Earlier this month, Bloomberg reported that San Diego-based server company Server Micro installed surveillance micro-chips in the Chinese data center hardware of up to 30 companies, including Amazon and Apple. These chips were supposedly used to steal intellectual property. However, all companies that were named in the initial report have denied Bloomberg's claims. Now, Apple CEO Tim Cook is calling on the well-reputed publication to retract its story altogether, according to BuzzFeed. Though Bloomberg received strong denials in response to its first report, the publication kept investigating and released a second story about an unnamed major US telecom company discovering Super Micro's surveillance chips within its network.
Germany's intelligence agency accused Russia of deploying cyberattacks against the country, including the spread of propaganda and attempts to destabilize the government. As we've noted before, if the US election taught Putin anything it's that hacking really can make an impact. That's all the more reason to fully investigate Russia's disruptive role in our election, which this week President Obama, two members of Congress, and prominent GOP Senator Lindsey Graham all did. Of course, as with Obama's comprehensive cybersecurity plan, anything actionable will likely fall to the Trump administration. And elsewhere in potentially hostile foreign powers, we took a look at incredibly detailed 3-D renders of North Korea's secretive space command center.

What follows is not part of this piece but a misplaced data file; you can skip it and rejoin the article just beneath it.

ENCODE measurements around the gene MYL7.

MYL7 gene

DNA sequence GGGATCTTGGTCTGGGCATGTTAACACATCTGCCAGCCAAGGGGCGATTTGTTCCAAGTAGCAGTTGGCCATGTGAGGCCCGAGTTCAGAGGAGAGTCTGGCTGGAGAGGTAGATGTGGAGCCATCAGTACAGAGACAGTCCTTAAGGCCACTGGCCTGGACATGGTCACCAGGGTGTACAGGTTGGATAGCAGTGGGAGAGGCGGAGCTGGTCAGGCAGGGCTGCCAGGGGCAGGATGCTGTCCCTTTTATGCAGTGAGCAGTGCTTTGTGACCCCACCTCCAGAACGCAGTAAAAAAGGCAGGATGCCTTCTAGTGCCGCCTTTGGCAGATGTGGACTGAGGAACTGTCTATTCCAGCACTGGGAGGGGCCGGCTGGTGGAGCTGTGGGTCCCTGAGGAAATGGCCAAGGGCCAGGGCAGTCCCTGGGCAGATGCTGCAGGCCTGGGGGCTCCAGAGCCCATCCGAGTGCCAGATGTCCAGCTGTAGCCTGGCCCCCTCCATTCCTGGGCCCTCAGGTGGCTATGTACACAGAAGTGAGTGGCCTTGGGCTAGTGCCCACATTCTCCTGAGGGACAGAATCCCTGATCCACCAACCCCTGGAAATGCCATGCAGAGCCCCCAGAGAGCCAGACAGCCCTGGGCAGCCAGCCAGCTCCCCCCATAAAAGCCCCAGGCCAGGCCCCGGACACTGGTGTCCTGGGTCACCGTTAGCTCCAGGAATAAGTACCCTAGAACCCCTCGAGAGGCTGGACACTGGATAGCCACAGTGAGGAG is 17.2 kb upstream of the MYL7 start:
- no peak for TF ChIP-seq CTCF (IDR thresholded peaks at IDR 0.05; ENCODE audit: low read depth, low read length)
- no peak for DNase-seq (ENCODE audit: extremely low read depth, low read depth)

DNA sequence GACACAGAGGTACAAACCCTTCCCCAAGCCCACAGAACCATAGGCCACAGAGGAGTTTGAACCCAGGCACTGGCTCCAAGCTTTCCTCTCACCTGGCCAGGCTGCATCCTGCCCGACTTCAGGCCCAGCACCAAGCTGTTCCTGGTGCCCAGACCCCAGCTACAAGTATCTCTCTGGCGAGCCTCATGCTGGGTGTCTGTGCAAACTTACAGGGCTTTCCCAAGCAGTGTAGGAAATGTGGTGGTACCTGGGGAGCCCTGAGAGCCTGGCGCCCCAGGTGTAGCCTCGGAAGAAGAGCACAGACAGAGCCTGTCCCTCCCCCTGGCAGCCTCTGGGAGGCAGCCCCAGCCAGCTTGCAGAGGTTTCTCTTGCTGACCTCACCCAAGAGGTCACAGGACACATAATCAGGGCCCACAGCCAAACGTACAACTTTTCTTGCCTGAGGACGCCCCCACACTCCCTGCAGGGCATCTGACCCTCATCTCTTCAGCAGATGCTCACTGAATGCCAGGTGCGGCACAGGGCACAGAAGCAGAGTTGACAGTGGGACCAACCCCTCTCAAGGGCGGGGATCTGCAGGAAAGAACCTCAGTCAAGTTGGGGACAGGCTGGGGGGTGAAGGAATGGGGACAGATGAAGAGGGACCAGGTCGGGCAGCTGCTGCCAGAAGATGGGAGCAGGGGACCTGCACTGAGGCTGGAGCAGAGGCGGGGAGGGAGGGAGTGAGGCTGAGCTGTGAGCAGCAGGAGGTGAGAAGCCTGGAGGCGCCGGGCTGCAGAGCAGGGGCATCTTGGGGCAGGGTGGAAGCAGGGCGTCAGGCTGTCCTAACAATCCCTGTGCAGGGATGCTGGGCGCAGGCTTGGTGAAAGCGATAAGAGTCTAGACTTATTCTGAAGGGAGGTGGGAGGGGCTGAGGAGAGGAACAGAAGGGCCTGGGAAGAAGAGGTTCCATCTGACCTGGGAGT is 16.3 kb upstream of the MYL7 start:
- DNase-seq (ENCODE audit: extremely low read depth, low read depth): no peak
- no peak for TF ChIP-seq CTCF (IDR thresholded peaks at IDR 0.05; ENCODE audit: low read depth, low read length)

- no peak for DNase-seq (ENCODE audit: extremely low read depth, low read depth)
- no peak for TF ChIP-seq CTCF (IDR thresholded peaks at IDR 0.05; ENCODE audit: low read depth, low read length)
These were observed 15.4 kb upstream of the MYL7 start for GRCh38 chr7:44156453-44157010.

A new report claims the FBI has been meeting with companies to warn them of the threat posed by the cybersecurity firm. The briefings are the latest chapter in an ongoing saga concerning the use of Kaspersky's products by government agencies. Officials claim the company is a Russian stooge that can't be trusted with protecting America's critical infrastructure. The company denies these claims -- its CEO Eugene Kaspersky has even offered up its source code in a bid to clear his firm's name. It appears that olive branch went unnoticed.
Dark net black markets are taking a leaf out of many legit companies' book and turning to bounty hunters to find security flaws in their systems. Hansa Market is one of them. According to CyberScoop, the marketplace, which brought in $3 million last year, has launched a bug bounty program offering rewards worth up to 10 BTC or around $10,000. Considering marketplaces like Hansa sell drugs, illegal firearms, log-ins and other data, the websites likely want to amp up their security measures to protect their sellers from law enforcement. They also likely want to protect all the log-in/password dumps and other data for sale from other hackers who might break into their system to steal them.